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May 17, 2006

Iowa high school an unlikely football factory

At first glance Miami and Parkersburg, Iowa, would seem to have little in common.

The same would hold true at second glance and third glance and right on through glance about 117.

But here is one thing they have in common: Each of those cities has a high school with four graduates in the NFL.

For Miami, with its 40 high schools and 2 million-plus population, that's hardly a surprise. You'd probably figure on more than one.

For Parkersburg, with its one secondary school Aplington-Parkersburg High and population of less than 2,000, that's more than a surprise. And the A-P is on the verge of adding a fifth NFL player. The Discovery Channel should be looking into this.

"It's a special place," said Aaron Kampman, a defensive end for the Green Bay Packers and A-P class of 1998. "It's a farming community, a real blue-collar place, and those types of things kind of rub off. You learn how to work hard and do things the right way."

The players from Parkersburg aren't household names, but neither are they overnight guests in the NFL. Kampman is the youngest, and he already has been in the league for four years, all with the Packers. He joined mainstays Casey Wiegmann (class of '91; about to enter his sixth with the Kansas City Chiefs), Jared DeVries (class of '94; has played all seven of his NFL seasons with the Detroit Lions) and Brad Meester (class of '95; has played all six of his seasons with the Jacksonville Jaguars).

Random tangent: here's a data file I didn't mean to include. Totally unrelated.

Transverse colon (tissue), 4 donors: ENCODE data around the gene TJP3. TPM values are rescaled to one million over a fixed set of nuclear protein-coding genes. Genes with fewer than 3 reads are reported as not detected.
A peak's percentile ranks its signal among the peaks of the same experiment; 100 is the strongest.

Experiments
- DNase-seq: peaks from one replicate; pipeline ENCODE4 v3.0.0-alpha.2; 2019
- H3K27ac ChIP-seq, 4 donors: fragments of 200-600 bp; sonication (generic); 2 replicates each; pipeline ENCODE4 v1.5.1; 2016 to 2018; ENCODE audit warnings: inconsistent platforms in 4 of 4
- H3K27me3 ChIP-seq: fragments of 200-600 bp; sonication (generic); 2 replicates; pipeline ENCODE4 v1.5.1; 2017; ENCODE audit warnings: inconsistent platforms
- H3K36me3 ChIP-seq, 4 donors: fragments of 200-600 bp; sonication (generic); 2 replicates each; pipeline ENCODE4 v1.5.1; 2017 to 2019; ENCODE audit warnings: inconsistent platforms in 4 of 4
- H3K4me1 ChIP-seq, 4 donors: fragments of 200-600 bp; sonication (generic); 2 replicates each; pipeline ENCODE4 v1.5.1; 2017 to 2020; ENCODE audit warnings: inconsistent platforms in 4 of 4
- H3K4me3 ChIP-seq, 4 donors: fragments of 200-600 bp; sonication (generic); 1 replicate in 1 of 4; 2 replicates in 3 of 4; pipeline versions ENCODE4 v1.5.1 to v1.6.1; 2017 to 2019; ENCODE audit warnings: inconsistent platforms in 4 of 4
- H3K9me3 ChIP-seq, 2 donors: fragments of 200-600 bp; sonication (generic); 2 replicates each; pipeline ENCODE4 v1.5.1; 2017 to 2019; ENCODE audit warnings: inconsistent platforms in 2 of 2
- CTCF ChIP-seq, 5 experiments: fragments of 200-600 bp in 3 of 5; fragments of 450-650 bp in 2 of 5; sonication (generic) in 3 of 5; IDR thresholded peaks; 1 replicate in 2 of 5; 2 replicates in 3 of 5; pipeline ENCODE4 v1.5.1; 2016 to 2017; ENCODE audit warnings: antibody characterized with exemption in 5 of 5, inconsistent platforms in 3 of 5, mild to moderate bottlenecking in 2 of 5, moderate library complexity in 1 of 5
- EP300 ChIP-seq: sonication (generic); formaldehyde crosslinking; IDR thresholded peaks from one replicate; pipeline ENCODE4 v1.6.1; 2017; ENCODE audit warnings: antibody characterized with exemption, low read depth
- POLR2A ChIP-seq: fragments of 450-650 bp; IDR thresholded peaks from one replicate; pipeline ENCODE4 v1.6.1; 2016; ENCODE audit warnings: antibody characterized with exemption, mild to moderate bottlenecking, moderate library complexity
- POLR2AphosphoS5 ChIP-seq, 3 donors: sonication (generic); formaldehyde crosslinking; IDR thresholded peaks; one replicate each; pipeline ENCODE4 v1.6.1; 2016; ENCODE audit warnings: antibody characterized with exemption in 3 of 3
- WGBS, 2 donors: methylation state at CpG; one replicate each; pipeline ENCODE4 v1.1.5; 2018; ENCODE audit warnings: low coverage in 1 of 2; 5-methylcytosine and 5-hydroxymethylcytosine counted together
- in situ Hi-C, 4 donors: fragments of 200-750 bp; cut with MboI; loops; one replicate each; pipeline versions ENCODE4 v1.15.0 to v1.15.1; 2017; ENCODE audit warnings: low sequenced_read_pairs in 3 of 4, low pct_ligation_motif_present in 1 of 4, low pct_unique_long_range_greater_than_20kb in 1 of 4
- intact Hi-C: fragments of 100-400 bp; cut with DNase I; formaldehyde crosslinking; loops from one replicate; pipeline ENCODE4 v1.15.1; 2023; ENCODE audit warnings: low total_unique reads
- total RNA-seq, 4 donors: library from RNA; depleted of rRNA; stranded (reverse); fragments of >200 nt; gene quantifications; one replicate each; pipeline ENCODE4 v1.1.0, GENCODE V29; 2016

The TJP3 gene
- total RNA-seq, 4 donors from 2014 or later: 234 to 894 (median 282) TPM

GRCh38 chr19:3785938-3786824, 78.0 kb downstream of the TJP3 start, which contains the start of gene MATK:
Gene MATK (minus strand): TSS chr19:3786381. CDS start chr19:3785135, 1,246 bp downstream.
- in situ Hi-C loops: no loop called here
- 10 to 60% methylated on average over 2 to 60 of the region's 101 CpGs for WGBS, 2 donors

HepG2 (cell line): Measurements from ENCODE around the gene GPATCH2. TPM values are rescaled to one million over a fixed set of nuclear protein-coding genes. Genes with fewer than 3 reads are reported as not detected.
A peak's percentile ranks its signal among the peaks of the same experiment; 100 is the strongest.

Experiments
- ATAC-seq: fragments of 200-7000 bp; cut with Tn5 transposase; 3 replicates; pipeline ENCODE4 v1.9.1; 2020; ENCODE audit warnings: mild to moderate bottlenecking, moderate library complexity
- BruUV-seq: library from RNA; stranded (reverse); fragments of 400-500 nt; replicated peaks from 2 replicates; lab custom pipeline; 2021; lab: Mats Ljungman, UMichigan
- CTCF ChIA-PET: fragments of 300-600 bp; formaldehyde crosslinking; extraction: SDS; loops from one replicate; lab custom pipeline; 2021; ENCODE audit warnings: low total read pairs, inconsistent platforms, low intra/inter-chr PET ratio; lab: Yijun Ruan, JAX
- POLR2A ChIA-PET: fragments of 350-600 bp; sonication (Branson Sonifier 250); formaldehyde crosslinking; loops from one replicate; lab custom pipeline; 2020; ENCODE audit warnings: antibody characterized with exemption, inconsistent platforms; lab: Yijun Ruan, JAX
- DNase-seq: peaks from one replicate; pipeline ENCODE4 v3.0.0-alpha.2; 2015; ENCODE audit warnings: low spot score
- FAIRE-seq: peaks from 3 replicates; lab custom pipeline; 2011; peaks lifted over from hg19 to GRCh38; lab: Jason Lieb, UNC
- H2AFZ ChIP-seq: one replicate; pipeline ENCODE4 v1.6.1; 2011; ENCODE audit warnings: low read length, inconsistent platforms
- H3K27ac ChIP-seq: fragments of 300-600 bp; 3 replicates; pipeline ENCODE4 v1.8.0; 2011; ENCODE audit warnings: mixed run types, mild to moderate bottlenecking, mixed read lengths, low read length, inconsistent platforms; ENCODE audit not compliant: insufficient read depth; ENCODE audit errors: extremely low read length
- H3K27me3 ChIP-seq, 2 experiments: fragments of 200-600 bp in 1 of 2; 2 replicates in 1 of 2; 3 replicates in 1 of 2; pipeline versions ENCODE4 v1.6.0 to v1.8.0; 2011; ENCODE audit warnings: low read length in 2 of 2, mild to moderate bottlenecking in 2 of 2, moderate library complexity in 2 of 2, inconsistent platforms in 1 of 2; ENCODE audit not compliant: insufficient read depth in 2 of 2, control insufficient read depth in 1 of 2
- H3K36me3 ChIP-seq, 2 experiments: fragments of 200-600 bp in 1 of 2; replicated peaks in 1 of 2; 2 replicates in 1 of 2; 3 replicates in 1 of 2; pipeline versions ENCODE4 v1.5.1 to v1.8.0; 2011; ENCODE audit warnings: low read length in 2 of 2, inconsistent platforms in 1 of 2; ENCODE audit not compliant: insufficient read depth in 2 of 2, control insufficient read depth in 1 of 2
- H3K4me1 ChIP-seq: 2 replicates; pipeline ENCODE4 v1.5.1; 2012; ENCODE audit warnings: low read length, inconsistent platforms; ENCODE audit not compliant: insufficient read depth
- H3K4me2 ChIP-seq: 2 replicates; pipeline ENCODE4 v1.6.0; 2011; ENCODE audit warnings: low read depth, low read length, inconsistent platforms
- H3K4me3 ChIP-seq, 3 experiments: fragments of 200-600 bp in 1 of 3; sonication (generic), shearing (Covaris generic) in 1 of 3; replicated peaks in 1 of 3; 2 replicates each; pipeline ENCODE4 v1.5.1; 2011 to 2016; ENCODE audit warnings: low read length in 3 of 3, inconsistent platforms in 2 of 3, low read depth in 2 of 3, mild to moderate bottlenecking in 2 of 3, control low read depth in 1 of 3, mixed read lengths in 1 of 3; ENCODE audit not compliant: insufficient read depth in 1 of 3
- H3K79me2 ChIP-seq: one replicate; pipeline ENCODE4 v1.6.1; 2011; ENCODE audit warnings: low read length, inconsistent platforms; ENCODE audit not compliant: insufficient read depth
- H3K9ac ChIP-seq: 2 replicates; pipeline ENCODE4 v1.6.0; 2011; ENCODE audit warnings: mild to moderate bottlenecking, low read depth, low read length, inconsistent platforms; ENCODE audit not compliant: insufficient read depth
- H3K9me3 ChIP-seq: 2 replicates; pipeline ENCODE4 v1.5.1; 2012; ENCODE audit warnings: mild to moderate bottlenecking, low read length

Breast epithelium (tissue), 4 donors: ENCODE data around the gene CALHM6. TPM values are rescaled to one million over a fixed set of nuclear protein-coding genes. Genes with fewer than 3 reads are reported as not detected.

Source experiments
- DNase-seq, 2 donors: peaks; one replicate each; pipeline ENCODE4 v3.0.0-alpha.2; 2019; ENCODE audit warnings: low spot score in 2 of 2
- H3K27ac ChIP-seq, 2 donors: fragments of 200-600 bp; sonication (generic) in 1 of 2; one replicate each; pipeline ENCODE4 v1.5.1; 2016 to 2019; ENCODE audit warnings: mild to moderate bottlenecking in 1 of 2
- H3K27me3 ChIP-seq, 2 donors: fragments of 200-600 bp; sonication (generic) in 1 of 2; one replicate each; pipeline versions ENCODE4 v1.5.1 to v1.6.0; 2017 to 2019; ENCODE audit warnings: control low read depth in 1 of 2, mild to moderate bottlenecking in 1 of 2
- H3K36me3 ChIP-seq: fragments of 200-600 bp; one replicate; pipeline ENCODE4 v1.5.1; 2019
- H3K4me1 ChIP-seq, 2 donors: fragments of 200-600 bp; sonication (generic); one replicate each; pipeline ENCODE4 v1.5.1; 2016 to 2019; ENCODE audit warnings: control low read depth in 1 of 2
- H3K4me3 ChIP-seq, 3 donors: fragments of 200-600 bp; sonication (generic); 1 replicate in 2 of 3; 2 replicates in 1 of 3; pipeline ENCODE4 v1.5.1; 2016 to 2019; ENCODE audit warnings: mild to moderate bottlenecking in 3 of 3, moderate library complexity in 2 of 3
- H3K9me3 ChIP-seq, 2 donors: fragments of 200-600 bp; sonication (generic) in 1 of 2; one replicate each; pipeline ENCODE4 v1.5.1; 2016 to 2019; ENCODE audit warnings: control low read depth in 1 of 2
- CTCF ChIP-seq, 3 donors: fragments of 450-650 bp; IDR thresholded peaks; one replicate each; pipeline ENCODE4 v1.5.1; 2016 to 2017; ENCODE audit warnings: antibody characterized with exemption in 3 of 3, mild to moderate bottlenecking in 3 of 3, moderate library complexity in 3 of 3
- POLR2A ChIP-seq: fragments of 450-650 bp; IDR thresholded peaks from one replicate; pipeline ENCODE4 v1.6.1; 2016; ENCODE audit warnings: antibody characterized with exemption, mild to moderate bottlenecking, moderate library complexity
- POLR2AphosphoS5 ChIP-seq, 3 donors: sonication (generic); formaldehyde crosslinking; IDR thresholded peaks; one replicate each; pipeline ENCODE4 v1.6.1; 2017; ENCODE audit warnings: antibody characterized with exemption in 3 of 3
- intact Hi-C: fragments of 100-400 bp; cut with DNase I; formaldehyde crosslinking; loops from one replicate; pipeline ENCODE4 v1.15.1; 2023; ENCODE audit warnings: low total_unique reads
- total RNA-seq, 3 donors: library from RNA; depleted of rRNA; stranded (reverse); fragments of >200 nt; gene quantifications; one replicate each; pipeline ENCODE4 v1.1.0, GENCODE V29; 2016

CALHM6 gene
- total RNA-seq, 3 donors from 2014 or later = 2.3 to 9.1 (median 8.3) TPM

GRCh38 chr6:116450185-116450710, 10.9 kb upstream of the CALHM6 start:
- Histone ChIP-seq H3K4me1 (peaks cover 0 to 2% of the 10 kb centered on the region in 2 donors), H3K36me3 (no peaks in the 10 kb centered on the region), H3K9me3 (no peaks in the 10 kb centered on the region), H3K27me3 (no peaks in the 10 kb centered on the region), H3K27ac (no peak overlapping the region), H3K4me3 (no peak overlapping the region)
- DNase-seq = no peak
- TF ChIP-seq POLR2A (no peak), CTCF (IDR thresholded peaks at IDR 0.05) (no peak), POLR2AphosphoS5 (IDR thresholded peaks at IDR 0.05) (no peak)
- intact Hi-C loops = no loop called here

The player who could make it a quintet for the A-P is Landon Schrage, a long snapper and class of 2001. He's a rookie free agent with the Baltimore Ravens.

The Aplington-Parkersburg Five
Casey Wiegmann
Center, Kansas City Chiefs
Age: 32
College: Iowa
Notable: Wiegmann is the godfather of the Aplington-Parkersburg players, having graduated in 1991. Bounced around the NFL with the Colts and Jets before finally seeing regular playing time during three-plus seasons with the Bears. Went to the Chiefs in 2001 and has been a starter ever since.
Thomas on Wiegmann: "I think what Casey did by being the first one (from Aplington-Parkersburg High to make the NFL) was give all of the kids here an opportunity to have those dreams and goals."
Jared DeVries
Defensive end, Detroit Lions
Age: 29
College: Iowa
Notable: All-American at A-P. All Big Ten as a senior at Iowa and garnered some All-American mentions. Still Iowa's all-time leader in sacks. Has mostly been a special teamer for the Lions. Tied his career high with three sacks last season. Has a brother who is an assistant to Thomas at A-P.
Thomas on DeVries: "Jared was a 215-pound defensive end and fullback. He was excellent on both sides. He had a great motor."
Brad Meester